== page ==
When sharing feedback with a camper, try sharing 3 things:

  1. Begin with a comment on something they did well, 

  2. Mention something they could improve on (make this actionable),

  3. Finish with a comment on something else they did well.


One of the most effective and memorable pieces of advice for a camper is what they hear from their own peers. However, campers need to be directed in how to give feedback in a manner that encourages the camper and builds trust. A few key points about peer feedback:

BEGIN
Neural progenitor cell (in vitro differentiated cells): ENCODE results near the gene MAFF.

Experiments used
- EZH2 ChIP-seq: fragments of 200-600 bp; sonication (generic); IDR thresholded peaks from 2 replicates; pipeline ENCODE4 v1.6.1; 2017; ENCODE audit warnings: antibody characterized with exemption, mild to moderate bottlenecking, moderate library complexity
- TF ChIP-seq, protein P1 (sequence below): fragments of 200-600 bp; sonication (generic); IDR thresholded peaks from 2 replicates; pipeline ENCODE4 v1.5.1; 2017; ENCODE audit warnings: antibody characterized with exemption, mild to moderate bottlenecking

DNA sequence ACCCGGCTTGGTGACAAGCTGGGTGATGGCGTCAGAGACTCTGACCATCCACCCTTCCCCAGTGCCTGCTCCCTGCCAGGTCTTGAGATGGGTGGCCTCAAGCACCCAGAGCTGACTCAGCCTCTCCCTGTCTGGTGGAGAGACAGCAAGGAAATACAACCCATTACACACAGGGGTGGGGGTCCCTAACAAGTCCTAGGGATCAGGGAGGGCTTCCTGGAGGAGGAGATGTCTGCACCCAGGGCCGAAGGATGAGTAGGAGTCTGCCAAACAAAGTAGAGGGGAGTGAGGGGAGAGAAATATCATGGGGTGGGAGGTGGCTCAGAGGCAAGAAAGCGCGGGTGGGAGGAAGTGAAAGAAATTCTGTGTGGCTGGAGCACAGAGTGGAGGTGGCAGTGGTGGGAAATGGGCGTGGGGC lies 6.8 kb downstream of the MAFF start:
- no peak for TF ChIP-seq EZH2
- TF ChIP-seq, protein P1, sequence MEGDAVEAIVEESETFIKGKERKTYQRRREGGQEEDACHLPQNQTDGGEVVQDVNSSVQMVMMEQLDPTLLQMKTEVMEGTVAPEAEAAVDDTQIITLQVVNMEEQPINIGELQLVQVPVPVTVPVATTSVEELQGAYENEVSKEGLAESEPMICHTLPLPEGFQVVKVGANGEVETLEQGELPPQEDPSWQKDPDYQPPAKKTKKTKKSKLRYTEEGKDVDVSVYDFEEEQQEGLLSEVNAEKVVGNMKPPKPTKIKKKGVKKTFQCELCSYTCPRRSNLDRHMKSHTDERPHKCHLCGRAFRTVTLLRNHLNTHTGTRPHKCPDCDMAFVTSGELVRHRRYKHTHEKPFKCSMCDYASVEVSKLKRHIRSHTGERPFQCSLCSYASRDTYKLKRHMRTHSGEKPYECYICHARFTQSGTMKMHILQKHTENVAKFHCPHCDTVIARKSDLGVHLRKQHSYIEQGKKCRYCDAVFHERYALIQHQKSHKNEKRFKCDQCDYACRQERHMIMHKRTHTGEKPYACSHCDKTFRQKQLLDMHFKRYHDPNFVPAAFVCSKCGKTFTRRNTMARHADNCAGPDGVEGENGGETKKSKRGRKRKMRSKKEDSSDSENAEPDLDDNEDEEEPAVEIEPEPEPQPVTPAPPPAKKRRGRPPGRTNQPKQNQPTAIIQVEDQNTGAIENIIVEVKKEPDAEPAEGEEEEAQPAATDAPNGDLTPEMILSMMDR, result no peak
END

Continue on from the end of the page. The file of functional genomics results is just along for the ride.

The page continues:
1. It is most effective once some trust is built, after some activities are shared throughout the week that allow campers to get to know each other.

  2. It is one thing to say “no put downs”, but most campers will need direction in how to “appreciate” each other. Taking a moment to suggest the kinds of things they should look for in their fellow debaters to “appreciate” and how to express it is key.

  3. Specifically direct some peer feedback reminding them to make it actionable and appreciative, for example: “Can I have someone tell us what Simon just did well?” or “What is something that Simon might do in the next debate that would make his argument even stronger?” 

  4. Present sentence stem exercise can allow … I like how they did ______________,